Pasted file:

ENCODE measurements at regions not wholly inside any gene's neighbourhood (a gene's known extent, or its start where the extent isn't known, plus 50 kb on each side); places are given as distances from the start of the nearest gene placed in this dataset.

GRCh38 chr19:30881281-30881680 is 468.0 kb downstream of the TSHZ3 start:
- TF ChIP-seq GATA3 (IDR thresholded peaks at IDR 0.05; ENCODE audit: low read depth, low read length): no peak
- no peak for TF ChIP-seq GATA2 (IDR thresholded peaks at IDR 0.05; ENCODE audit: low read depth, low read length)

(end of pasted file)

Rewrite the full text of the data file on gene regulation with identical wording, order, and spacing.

ENCODE measurements at regions not wholly inside any gene's neighbourhood (a gene's known extent, or its start where the extent isn't known, plus 50 kb on each side); places are given as distances from the start of the nearest gene placed in this dataset.

GRCh38 chr19:30881281-30881680 is 468.0 kb downstream of the TSHZ3 start:
- TF ChIP-seq GATA3 (IDR thresholded peaks at IDR 0.05; ENCODE audit: low read depth, low read length): no peak
- no peak for TF ChIP-seq GATA2 (IDR thresholded peaks at IDR 0.05; ENCODE audit: low read depth, low read length)